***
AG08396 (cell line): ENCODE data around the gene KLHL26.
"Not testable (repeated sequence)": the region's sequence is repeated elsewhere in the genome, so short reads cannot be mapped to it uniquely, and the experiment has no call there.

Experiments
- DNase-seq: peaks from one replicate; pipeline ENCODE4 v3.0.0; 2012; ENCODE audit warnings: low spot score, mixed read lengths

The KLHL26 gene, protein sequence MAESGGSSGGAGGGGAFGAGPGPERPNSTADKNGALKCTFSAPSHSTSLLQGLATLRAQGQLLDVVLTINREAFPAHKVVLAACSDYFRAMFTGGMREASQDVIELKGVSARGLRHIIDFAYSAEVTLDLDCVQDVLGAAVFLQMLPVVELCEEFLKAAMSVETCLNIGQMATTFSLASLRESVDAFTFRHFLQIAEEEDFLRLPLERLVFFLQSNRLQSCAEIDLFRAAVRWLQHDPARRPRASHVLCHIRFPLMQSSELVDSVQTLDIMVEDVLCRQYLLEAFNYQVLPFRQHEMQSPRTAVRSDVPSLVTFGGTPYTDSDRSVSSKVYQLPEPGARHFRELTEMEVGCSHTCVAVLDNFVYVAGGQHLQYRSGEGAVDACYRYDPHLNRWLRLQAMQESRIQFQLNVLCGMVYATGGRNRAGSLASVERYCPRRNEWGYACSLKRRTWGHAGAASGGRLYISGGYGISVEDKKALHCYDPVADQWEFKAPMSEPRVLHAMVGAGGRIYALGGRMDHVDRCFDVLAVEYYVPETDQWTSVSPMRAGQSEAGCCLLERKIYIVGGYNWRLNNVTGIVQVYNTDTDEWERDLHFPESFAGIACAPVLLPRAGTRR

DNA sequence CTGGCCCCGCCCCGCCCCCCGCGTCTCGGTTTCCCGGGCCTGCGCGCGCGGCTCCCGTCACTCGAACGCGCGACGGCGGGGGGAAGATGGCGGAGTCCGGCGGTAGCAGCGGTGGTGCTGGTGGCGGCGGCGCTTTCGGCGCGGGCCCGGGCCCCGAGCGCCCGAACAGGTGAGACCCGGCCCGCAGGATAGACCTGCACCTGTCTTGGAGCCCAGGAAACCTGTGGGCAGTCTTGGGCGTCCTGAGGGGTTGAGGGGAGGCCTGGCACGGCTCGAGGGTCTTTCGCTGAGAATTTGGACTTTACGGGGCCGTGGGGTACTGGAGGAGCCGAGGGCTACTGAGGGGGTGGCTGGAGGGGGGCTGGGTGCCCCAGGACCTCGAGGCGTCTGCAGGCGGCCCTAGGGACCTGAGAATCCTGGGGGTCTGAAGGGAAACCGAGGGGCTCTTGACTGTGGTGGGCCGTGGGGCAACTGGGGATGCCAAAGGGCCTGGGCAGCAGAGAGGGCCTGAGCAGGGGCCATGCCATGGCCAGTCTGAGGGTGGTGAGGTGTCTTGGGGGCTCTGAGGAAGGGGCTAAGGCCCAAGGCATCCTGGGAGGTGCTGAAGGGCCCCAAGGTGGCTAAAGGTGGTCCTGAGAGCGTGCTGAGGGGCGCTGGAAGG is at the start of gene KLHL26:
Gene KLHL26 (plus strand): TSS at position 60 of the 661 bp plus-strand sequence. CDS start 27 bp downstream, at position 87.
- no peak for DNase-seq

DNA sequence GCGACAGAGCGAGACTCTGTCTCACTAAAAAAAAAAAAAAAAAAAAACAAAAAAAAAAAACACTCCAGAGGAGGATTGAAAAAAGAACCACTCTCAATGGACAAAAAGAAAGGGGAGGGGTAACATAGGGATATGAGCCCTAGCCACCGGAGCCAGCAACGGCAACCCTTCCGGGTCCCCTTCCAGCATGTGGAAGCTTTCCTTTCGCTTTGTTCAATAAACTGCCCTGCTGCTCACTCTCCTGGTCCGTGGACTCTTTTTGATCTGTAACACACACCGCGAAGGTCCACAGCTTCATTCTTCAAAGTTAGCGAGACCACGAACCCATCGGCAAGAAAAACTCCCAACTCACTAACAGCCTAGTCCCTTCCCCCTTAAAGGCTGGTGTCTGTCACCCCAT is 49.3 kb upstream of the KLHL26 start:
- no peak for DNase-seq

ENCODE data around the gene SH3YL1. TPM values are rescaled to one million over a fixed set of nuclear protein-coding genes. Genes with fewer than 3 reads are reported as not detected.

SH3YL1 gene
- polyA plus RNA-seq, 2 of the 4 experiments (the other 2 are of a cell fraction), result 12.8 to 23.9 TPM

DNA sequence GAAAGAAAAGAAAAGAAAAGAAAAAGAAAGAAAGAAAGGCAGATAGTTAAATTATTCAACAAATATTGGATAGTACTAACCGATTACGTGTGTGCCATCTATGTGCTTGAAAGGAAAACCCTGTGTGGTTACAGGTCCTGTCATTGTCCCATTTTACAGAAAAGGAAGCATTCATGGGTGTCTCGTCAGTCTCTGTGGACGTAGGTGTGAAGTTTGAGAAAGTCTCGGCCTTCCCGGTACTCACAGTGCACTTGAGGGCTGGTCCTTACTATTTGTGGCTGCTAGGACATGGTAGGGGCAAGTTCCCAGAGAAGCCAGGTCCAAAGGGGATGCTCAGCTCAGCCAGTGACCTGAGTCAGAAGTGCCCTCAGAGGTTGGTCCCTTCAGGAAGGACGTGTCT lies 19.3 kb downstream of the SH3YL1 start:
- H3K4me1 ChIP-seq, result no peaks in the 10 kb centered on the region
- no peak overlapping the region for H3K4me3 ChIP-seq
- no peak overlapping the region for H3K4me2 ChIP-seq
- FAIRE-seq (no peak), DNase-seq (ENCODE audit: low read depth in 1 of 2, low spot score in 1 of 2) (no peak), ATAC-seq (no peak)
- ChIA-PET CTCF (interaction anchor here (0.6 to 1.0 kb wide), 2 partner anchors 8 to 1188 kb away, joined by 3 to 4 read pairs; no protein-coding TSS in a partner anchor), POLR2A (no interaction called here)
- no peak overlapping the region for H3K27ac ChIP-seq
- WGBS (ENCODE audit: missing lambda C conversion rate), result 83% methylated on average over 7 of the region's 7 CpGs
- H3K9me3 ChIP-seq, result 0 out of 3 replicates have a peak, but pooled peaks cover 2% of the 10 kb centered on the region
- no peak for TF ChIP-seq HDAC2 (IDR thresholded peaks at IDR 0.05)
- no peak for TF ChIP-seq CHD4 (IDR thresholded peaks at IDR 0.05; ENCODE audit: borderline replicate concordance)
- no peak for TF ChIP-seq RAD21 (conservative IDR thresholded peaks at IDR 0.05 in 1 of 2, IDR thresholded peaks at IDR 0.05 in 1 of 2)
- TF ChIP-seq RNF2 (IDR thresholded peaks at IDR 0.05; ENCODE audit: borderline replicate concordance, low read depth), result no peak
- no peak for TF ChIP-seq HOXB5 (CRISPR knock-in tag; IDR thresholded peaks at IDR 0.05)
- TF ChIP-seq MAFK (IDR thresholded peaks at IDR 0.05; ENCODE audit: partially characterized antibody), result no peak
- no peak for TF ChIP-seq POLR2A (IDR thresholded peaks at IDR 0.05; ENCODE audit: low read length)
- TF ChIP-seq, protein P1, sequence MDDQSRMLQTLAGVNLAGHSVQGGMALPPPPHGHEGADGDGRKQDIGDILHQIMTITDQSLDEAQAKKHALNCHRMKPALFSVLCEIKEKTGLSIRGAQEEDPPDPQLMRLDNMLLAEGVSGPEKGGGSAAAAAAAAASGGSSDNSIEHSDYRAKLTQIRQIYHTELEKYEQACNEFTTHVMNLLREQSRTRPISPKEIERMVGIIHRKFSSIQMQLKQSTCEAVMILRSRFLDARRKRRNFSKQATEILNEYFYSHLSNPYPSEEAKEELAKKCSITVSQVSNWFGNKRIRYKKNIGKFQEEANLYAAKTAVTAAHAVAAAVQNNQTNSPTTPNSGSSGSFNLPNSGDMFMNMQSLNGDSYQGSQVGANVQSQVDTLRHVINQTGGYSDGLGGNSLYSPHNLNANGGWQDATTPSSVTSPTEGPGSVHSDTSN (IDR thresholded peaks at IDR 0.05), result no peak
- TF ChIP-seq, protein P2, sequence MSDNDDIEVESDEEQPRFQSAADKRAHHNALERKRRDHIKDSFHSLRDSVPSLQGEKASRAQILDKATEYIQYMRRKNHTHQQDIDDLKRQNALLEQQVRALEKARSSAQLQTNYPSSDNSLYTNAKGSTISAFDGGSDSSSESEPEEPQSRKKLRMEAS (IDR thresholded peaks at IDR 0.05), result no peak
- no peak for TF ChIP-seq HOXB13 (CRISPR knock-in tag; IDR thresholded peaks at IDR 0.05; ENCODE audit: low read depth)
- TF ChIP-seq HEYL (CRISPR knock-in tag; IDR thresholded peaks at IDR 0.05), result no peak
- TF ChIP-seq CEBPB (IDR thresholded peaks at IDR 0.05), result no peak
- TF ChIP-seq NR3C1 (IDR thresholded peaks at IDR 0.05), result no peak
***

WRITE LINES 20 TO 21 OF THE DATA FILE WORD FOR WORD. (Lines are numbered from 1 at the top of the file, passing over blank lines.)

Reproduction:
- no peak overlapping the region for H3K27ac ChIP-seq
- WGBS (ENCODE audit: missing lambda C conversion rate), result 83% methylated on average over 7 of the region's 7 CpGs